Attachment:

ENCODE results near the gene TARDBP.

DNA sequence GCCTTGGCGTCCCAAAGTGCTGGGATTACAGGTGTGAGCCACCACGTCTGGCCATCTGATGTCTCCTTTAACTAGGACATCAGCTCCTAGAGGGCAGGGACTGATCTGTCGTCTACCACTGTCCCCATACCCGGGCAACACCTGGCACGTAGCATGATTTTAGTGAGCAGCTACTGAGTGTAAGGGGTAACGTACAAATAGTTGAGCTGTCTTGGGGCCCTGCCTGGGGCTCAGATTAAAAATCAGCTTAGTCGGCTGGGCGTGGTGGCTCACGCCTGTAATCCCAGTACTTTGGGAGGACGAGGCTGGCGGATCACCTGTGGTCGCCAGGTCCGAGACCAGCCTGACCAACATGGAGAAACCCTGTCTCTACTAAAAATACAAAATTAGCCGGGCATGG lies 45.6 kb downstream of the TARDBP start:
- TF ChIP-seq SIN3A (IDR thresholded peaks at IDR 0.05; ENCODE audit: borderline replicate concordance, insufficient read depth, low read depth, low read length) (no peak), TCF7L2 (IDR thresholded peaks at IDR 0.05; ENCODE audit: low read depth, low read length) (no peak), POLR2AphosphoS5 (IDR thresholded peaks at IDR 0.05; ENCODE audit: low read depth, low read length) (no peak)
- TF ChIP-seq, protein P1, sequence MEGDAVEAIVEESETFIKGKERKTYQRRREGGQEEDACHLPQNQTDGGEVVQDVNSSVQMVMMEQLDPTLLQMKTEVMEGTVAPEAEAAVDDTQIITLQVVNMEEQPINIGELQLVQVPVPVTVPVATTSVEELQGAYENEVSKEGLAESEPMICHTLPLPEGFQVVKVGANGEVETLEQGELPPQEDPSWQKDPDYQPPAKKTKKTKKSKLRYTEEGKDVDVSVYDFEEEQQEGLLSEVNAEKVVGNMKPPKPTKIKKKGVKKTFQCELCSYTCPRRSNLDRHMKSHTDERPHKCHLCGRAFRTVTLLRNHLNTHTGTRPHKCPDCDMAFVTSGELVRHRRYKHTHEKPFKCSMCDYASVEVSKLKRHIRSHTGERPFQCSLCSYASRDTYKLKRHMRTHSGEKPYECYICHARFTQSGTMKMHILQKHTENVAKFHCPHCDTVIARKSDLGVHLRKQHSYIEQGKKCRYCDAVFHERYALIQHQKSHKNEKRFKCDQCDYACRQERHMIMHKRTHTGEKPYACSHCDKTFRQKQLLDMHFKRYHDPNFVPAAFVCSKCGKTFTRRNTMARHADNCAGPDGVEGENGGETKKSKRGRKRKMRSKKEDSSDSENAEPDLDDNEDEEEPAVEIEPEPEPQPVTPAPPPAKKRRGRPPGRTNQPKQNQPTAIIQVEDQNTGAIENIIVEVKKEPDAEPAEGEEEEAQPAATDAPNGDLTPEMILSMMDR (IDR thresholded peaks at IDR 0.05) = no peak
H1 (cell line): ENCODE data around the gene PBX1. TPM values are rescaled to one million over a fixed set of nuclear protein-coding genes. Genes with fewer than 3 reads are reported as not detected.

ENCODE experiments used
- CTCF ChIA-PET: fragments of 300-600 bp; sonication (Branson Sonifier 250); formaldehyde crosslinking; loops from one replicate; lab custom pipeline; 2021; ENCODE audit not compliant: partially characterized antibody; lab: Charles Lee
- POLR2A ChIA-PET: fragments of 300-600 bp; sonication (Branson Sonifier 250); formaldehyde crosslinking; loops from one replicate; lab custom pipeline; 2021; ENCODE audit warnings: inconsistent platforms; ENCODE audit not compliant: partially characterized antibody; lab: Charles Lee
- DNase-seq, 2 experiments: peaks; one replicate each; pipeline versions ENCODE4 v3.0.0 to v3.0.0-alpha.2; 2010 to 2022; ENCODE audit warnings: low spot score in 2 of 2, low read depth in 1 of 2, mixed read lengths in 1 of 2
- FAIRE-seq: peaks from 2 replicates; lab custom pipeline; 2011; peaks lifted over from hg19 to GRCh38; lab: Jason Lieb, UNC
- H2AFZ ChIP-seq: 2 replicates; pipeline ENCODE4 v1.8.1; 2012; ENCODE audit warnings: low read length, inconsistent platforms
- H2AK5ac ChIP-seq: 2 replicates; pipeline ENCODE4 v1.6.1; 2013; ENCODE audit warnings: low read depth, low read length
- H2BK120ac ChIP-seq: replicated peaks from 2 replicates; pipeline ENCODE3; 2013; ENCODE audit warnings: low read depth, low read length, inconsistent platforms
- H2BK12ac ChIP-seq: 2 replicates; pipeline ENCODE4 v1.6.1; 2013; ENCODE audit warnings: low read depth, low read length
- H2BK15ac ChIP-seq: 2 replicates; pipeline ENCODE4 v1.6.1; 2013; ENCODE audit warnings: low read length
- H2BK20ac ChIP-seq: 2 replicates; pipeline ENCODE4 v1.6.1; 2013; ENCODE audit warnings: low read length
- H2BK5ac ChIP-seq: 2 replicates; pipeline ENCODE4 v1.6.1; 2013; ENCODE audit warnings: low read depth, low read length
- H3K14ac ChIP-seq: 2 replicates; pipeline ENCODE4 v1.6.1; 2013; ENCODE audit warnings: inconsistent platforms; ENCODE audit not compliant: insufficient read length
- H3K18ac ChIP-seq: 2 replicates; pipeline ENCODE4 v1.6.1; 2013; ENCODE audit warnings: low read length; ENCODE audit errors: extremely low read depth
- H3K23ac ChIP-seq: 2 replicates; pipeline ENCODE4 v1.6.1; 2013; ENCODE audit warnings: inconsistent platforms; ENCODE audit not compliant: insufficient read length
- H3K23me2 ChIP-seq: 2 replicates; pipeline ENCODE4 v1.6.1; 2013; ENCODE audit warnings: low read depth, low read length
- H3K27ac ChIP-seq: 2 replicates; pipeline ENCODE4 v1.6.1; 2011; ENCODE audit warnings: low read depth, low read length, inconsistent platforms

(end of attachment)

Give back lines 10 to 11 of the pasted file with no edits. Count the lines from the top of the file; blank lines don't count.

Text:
- FAIRE-seq: peaks from 2 replicates; lab custom pipeline; 2011; peaks lifted over from hg19 to GRCh38; lab: Jason Lieb, UNC
- H2AFZ ChIP-seq: 2 replicates; pipeline ENCODE4 v1.8.1; 2012; ENCODE audit warnings: low read length, inconsistent platforms